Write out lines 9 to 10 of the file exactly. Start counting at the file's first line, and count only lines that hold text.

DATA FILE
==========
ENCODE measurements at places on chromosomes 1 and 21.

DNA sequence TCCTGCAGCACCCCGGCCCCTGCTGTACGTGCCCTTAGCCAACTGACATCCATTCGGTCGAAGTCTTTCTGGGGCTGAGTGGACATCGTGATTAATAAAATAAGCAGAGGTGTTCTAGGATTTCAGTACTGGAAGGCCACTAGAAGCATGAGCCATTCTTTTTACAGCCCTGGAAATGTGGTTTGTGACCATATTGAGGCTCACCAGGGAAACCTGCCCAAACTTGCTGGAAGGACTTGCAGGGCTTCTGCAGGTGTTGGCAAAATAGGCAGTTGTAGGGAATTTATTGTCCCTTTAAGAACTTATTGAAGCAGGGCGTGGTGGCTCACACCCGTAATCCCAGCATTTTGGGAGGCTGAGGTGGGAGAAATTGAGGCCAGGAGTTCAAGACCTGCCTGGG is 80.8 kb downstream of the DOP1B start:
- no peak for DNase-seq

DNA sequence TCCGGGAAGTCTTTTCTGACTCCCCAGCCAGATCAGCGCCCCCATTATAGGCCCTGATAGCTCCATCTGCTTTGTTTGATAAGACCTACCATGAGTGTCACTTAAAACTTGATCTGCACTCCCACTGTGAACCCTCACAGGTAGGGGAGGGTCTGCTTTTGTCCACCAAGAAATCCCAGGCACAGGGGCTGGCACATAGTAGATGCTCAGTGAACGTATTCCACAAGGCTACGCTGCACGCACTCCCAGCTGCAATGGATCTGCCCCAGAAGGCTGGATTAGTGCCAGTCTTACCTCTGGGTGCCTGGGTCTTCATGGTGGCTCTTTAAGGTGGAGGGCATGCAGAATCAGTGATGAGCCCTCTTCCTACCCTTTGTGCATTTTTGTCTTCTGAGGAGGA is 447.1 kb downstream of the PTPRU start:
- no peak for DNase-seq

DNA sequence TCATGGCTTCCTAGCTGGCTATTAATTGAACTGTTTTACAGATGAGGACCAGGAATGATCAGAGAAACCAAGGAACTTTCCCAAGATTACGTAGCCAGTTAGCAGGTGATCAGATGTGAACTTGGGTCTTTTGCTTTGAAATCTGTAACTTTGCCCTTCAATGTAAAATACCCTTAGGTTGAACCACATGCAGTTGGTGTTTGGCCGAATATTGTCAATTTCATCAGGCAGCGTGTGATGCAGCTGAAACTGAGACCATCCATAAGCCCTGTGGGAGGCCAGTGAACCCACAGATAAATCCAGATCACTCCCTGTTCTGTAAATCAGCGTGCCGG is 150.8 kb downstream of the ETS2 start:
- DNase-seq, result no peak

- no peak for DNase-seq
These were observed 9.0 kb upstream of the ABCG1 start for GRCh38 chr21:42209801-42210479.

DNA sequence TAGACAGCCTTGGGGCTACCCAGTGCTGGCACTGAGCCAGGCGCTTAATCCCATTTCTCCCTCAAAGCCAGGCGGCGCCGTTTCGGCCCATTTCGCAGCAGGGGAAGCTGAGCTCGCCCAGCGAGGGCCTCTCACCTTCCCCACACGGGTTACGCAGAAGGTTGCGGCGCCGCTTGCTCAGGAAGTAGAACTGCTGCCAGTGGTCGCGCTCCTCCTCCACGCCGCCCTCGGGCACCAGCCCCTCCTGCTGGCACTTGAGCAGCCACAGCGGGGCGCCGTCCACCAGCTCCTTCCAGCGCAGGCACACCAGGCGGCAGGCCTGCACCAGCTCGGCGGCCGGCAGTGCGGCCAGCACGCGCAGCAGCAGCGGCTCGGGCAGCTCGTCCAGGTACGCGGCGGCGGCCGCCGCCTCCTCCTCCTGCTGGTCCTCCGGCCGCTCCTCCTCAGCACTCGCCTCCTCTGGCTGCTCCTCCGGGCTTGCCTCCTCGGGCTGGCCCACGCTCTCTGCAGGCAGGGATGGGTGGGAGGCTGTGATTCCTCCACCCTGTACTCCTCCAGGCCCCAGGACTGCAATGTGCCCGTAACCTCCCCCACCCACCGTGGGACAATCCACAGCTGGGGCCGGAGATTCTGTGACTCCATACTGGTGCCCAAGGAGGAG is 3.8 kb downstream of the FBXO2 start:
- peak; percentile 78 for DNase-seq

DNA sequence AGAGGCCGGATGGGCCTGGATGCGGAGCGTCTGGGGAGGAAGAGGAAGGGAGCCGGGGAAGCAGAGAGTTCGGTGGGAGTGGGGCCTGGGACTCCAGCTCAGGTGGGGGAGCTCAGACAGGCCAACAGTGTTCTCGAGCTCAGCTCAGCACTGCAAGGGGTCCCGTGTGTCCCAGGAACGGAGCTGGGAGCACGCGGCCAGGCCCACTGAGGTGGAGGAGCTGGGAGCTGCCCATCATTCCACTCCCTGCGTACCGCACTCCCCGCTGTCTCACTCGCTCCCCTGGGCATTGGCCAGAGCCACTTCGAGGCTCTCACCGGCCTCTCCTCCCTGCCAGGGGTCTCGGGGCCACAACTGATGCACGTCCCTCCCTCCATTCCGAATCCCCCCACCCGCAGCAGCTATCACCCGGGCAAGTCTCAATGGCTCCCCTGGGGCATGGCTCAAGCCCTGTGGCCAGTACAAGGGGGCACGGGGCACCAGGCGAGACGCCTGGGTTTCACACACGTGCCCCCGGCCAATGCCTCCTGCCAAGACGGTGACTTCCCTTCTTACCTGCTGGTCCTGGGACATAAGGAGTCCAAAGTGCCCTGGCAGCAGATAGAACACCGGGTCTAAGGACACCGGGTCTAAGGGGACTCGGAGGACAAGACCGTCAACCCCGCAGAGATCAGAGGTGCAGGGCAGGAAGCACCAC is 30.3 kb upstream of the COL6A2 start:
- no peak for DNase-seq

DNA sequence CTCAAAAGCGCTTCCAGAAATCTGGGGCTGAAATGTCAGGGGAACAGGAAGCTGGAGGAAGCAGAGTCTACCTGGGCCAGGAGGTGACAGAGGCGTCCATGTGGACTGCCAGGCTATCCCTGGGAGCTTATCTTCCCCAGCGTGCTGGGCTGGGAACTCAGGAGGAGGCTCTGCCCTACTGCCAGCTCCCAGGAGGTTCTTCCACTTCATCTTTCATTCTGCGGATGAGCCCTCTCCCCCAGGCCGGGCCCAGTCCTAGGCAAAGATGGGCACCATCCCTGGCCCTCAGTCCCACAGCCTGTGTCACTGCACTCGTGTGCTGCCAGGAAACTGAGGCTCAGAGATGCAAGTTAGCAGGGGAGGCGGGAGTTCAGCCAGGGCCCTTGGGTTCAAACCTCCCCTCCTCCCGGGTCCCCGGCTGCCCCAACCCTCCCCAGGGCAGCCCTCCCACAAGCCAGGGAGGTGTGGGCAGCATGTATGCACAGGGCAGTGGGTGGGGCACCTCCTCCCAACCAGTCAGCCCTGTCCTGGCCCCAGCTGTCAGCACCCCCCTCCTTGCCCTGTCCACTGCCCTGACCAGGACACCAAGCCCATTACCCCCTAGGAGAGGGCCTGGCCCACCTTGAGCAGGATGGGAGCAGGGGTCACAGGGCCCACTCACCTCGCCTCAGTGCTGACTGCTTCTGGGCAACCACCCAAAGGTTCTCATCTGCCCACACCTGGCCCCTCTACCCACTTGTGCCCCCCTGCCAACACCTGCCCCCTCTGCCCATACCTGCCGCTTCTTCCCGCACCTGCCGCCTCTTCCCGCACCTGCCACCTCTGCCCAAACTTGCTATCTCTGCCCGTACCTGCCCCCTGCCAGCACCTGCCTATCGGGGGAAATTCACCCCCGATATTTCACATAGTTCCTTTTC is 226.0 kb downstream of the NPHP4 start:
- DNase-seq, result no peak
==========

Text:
These were observed 9.0 kb upstream of the ABCG1 start for GRCh38 chr21:42209801-42210479.

DNA sequence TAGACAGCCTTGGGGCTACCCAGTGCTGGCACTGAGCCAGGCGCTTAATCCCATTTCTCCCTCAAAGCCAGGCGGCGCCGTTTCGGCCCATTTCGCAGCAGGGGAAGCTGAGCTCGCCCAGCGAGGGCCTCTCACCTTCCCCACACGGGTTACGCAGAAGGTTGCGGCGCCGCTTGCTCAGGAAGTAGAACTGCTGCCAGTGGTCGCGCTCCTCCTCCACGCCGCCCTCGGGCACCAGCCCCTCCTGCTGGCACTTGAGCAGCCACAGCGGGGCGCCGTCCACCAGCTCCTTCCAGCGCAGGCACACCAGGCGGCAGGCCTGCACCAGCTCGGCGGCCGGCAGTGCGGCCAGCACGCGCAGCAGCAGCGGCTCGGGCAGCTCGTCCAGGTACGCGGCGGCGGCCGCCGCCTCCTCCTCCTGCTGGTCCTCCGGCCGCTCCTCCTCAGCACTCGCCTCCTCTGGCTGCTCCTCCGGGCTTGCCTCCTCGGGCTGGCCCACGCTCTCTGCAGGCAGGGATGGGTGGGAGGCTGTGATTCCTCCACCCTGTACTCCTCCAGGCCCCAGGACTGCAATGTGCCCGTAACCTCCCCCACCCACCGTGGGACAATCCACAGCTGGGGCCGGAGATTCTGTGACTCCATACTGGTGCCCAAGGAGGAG is 3.8 kb downstream of the FBXO2 start: